To My Daughter, During My Divorce

by Madeleine Somerville
A divorced couple sitting with a cartoon house between them in an empty room

I’m sorry.

I wish I could say it more, deeper, differently. I say it almost every day for a million tiny reasons—when you fall down the stairs at the playground and when I forget to bring you something and when you can’t have what you’re asking for. I apologize for a dozen different reasons every day but underneath each casual apology lies something larger. I’m sorry there are just two arms here to hug you. I’m sorry that it’s just me right now. I’m sorry. I’m sorry. I’m sorry.

I wanted more for you. You deserve more. You deserve to be like the other families we see during our adventures around this city—dad, mom, child. All of these little families perfectly balanced on three legs, while we wobble around on two. It feels like we could simply topple over at any time.

It has been hard for me, but the worst is quickly fading like a scar glinting silver instead of angry red. The losses feel less like losses, now, and more like doors opening. Weights are being thrown off off my shoulders; I feel a slowly blooming sense of happiness.

For you, however, there are some losses you will feel for your whole life. No matter which one of your parents you are with, you will find yourself missing the other and knowing they ache, too, missing you. You will go through your life living with half of your family at a time.

No matter how I look back, how much I rationalize, how hard I tried—this fact never changes. You come out the worst in this. You lose the most. I can’t think about that without crying, and I can never apologize enough for being a part in that loss.

We were walking to the park a few weeks ago, holding hands in the bright heat, and you asked me where your brothers and sisters were. Tears immediately sprang to my eyes and I could feel that tight, choking feeling take hold in the back of my throat.

I don’t know how to explain to you that you’ll never have full siblings. I don’t know how to explain that you may not have siblings at all. I’ll never have another baby that looks just like you.

I’ve had to practice letting go of all of this; every day I wake up and practice letting these unrealized futures sift through my clenched fists like sand. I am trying to create something strong enough to replace them. I will have to help you do the same, to accept these losses you don’t even know you’re losing. And as you become more and more aware of the world around you, I will have to become better at answering these questions: about siblings, why you have two houses, and why your parents live in different cities.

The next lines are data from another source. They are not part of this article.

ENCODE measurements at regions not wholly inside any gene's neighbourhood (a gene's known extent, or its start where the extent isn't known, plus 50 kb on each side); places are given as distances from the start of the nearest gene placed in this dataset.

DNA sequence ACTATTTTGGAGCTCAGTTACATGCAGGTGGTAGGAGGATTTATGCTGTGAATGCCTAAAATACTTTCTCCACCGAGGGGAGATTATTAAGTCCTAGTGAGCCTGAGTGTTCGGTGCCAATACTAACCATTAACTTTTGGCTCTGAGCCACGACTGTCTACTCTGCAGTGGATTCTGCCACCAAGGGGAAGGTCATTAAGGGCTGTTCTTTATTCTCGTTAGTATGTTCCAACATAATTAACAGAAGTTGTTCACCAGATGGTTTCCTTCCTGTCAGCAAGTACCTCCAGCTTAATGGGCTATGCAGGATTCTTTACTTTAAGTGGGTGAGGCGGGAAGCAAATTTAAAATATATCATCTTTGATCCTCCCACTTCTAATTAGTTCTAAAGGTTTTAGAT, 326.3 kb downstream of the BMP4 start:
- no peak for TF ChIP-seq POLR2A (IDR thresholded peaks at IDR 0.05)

I will have to get better at answering your questions without feeling like I’m choking on a loss I can’t explain.

You are so happy, my love. You are bright and soft and your smile is my favorite thing in the world. You are sharply intelligent and deeply considerate. You loyally proclaim someone “my best friend!” after knowing them for mere minutes.

I know you will be fine—you will be more than fine. That never worries me. You are strong and fierce and surrounded by love. I know that you know that. There are worse things in this world than your situation, I know. You won’t—unfortunately—be the only one of your friends whose parents aren’t together.

So, it’s not that this story is terribly unique, it’s just that I never thought it would be my story, and I certainly never thought, when I held you in my arms that first day, that it would be yours.

When you curl up into me at night, or when I pack your suitcase, when you cry when it’s time to leave or time to come back—when you ask if I’m coming with you, and I see that you do not understand why I can’t, and I don’t know how to explain it to you—I can’t apologize enough.

I can’t say sorry deeply enough to reach what I imagine you must be feeling, even if you don’t understand why. Especially because you don’t understand why.

I say the words and I know that you hear them, but I just can’t say it enough. I’m so sorry.

I hope that we can grow strong, even separate. I hope that our family can still stand solidly on three legs, even if they are spread a little further apart than most. I hope that this never feels like less to you. I hope that we can become more than the sum of our parts.

I hope that we can become enough that one day I won’t feel like I need to fill this hole with apologies. I hope that one day I can let go of this deep, aching sense of guilt. I hope the goodbyes will become easier. I hope that one day this will begin to feel okay, and good, and normal, and not like a shabby, hastily taped together version of a family.

I hope that you will have brothers and sisters. I hope that you will feel that crush of annoyance and love and closeness and shared history. And if you don’t, I hope you can create them from your friends and cousins and your passel of crazy aunts and uncles.

You’re okay, sweet pea.

I rub your back when you have nightmares, repeating this like a mantra. I feel your breath slow and I look at the soft night light filtering onto your cheeks and your crazy mop of hair, sweaty with sleep.

I’m sorry…I hope…you’re okay…